green valley turns black
By Sudeep Jain
Richard Llewellyn’s bestselling novel released in 1939, “How Green Was My Valley” is a true classic be all means. John Ford’s movie based on this novel won the Oscar as best movie of 1941. Set in a turn-of-the-century Welsh coal-mining town, Valley follows the fortunes of the Morgan family as the industrial revolution grinds them down. The narrator, Huw Morgan, tells the story of the lives and loves of his extended family and their town folks. Their close-knit community disintegrates under the pressures of modern life and the decreasing profitability of the mine. He introduces with the characters. His brothers who have to move to America to make a living or others who are killed in the coal pits, to the widowed sister-in-law who Huw loves for years but never tells. There is Mr. Gruffudd the local minister who helps Huw through childhood paralysis & becomes his tutor. There is Dai Bando who teaches him to box and most of all to the beloved parents who suffer long but love greatly. The characters are all so perfect, and play their roles so well, that they are somewhat predictable. Huw is the only observer who has seen the changes from green valley to one blackened by coal dust.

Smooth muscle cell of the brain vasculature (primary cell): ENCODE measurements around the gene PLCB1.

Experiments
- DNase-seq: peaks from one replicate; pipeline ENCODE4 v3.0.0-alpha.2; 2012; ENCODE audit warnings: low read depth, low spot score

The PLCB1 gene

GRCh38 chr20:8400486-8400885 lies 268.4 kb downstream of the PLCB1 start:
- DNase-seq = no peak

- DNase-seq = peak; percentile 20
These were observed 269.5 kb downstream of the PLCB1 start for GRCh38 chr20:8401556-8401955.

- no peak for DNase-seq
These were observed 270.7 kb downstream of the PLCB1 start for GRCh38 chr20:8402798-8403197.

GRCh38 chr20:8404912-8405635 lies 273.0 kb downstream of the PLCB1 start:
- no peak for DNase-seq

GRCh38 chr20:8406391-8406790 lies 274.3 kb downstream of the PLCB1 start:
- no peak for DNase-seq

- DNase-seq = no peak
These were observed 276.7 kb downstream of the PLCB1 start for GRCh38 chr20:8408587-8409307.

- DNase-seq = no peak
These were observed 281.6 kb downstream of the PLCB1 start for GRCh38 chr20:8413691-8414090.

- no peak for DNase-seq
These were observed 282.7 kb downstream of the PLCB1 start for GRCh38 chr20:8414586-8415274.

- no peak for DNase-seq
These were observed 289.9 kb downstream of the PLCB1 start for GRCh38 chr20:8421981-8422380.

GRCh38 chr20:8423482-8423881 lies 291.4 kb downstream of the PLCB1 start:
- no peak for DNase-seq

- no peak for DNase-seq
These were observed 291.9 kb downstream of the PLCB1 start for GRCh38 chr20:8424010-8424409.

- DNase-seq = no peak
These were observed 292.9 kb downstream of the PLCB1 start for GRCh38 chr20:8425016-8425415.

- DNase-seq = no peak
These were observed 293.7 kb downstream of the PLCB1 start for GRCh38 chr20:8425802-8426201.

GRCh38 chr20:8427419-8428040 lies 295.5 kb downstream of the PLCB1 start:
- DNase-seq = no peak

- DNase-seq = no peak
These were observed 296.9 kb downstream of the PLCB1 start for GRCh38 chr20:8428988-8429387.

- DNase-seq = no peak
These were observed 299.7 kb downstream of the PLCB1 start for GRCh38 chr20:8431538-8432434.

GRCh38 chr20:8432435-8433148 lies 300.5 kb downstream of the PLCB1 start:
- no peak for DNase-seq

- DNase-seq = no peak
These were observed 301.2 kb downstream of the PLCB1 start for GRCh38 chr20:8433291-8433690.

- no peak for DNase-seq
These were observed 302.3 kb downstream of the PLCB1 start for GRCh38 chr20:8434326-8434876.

The language itself is lyrical and haunting, the story ineffably sad. But always, Huw reminds us that these remarkable people live on in him. I like the warmth and love Richard Llewellyn had for his Welsh family and the coal-mining village where he grew up. You will dip into the story for sure. A lovely read.